Mike Elms, Technical Manager at Kohler Uninterruptible Power Ltd, a Kohler company, explains why sizing a UPS correctly for a specific site takes more than just a knowledge of the site’s kVA load requirement.
What is involved in sizing a UPS?
Superficially, sizing a UPS appears to be simple; add up the total kVA requirement of the critical load and allow for some spare capacity to arrive at the UPS’s kVA specification. Although this approach is certainly an essential starting point, there are other factors that must be understood and allowed for to establish the UPS’s true sizing requirement.
How do I find out what the actual load is?
Most electrical equipment items have labels displaying their electrical characteristics. This information can be collated, and should include required supply voltage, number of phases, load current, power factor and power consumption. The number of phases is important, because if any part of the critical load is three-phase then a three-phase UPS becomes essential. A three-phase UPS can, however, supply both single – and three – phase equipment items.
kVA ratings can be noted and totalled using an online tool such as the KUP kVA Load Calculator.
For a more accurate view of the actual load and how it varies over time, a site survey using portable measuring and monitoring equipment becomes vital. Many UPS suppliers offer this service, including KUP.
Why is the load’s power factor so important?
Historically, loads have tended to present an inductive or lagging PF, typically of around 0.8. The more recent shift to blade servers and other equipment using switched mode power supplies (SMPSs) has resulted in load PFs approaching unity or even becoming capacitive or leading. Legacy transformer-based UPSs derate substantially under these conditions, while modern transformerless types are less affected. Fig. 1 below shows the impact of PF on both UPS topologies. Note that modern transformerless UPS, in this example, need no derating at unity PF; the 300 kVA system can deliver full 300 kW power while the transformer-based equivalent is limited to 240 kW.
Fig.1: Impact of power factor on UPS derating
What equipment-related problems am I likely to encounter?
Increasing SMPS efficiency has created increased harmonic content in the load. All computer power supplies must have at least passive power factor correction to comply with EU standard EN61000-3-2. Equipment that imposes harmonic distortion can also create other problems such as high or pulsed currents during normal operation or start-up. Known ‘problem’ equipment in this area includes laser printers and some types of lighting.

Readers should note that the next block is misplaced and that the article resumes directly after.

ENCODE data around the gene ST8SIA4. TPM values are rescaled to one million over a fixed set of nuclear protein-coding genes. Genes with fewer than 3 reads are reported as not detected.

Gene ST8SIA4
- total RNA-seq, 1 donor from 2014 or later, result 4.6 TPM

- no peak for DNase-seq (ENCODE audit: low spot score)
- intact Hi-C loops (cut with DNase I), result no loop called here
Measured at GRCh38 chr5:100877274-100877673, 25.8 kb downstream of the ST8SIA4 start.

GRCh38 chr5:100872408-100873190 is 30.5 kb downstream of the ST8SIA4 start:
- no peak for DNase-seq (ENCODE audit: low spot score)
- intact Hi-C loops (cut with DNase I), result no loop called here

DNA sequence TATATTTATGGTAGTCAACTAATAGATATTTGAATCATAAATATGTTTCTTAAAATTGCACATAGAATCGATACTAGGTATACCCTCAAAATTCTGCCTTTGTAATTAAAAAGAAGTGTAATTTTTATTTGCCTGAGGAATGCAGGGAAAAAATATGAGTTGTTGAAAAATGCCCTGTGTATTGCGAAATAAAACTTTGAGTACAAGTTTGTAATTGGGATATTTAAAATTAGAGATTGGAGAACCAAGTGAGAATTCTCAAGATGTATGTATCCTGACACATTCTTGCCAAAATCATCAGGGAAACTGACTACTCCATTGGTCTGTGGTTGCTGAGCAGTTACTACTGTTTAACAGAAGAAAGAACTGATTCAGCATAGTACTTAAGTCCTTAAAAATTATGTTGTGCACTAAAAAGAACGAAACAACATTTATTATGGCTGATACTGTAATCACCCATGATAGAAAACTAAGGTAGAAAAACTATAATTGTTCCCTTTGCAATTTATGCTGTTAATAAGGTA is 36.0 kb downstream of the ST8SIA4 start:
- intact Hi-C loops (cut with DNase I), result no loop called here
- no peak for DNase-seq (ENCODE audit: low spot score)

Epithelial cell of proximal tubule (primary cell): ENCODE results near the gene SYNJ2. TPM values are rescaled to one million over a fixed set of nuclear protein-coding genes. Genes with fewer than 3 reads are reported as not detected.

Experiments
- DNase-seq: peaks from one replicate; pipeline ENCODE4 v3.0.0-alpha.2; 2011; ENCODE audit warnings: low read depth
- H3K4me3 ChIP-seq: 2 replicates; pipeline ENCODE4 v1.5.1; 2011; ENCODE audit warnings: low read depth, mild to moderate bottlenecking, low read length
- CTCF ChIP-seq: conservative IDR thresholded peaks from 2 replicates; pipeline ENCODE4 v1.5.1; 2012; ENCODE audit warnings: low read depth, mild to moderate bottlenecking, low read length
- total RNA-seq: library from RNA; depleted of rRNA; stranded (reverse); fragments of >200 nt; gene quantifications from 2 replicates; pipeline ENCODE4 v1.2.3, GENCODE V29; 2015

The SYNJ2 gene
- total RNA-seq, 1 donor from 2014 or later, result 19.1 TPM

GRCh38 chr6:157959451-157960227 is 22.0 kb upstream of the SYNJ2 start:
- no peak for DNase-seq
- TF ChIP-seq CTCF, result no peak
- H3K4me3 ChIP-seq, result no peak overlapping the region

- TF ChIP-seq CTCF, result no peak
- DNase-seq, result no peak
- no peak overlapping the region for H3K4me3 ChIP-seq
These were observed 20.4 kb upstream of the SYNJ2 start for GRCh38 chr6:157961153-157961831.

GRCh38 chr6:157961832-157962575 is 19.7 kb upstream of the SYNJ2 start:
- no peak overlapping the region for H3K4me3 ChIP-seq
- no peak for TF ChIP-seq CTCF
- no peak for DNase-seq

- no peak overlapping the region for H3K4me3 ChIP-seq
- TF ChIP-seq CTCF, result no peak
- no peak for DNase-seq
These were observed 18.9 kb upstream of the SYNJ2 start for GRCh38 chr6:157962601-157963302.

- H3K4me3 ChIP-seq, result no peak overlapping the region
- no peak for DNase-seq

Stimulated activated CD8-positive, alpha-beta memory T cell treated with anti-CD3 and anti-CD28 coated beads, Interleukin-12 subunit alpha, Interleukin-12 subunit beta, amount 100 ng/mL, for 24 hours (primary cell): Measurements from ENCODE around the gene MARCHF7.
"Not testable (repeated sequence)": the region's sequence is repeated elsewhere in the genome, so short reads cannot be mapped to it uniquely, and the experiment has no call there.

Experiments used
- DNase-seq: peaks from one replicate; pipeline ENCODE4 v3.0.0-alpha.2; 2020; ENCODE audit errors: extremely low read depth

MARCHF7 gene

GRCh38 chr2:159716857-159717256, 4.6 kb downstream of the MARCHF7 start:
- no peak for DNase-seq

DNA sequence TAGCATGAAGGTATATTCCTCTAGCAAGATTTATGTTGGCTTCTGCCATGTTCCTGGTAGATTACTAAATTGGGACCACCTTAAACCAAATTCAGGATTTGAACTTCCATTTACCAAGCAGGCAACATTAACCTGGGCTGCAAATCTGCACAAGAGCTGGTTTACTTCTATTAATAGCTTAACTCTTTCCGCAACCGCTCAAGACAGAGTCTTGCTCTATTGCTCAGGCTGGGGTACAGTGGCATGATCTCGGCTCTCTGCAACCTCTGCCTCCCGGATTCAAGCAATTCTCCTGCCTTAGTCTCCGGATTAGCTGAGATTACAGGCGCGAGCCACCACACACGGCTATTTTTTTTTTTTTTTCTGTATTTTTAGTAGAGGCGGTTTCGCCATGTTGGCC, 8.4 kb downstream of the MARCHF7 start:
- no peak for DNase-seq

Why is phase-balancing important – and why isn’t it straightforward?
For three-phase UPSs, balancing the load across all phases is important to ensure that the UPS’s rating is fully utilised, as well as presenting a balanced load to the mains or generator if the UPS is bypassed. Most modern UPSs do not require careful phase balancing to operate correctly; even so, the load on any single phase must never exceed 33% of the UPS’s total rating.
Computer network equipment can create very high currents in the neutral conductor of a three-phase Y power distribution system even if the loads are apparently balanced. This problem typically occurs when single-phase computer units with non-linear load characteristics are connected across line L1, L2 or L3 and neutral. High neutral currents can cause overloading of feeders and transformers as well as voltage distortion and common-mode distortion.
Any other problems I should allow for?
Some equipment such as motors can cause problems through inrush current as well as the harmonic distortion mentioned above. If such devices lack soft-start circuits, they can draw up to 15 – 20 times their steady-state current, as Fig. 2 shows. Significant oversizing of the UPS is required to support these high-inrush loads.
Fig. 2: Typical computer in-rush current
How does the UPS’s topology affect its sizing?
As we have seen, UPS topology is important, because transformer-based types are so much more adversely affected by poor power factor loads than their modern transformerless equivalents. However, modular transformerless installations offer future-proofing benefits too; because additional modules can so easily be plugged in to the UPS frame as need arises. This means UPSs do not have to be excessively oversized during initial installation but are adaptable to cope with future power demands.
Incrementing UPS capacity using small modules allows accurate UPS sizing even with built-in redundancy. For example, a load requirement for 120 kVA with redundancy could be satisfied with two transformer-based units of 120 kVA each in a 1+1 redundant configuration. However, this represents 50% excess capacity, while the lightly-loaded transformer-based UPSs operate at low efficiency. By contrast, the 120 kVA redundant requirement could be fulfilled by using four 40 KVA modules; this provides full load support with n+1 redundancy, while operating at high efficiency and only 40 kVA extra capacity.
Is the UPS’s sizing affected by its application?
In some applications, the UPS may simply be required to support a safe system shutdown if the power fails. Other users will expect the UPS to maintain power throughout an extended blackout, allowing its load to remain in service. These diverse demands on autonomy will affect the size of the battery needed, possibly increasing the UPS’s overall footprint.
There are many factors to consider when sizing a UPS accurately for your particular site conditions. A knowledge of the critical load’s total kVA requirement, although essential, is not sufficient. The topology of the UPS itself can affect the sizing requirement, as can the electrical environment in and around the target site. Current and future expectations of the UPS’s role must also be taken into account to ensure that the UPS is correctly sized and future-proofed.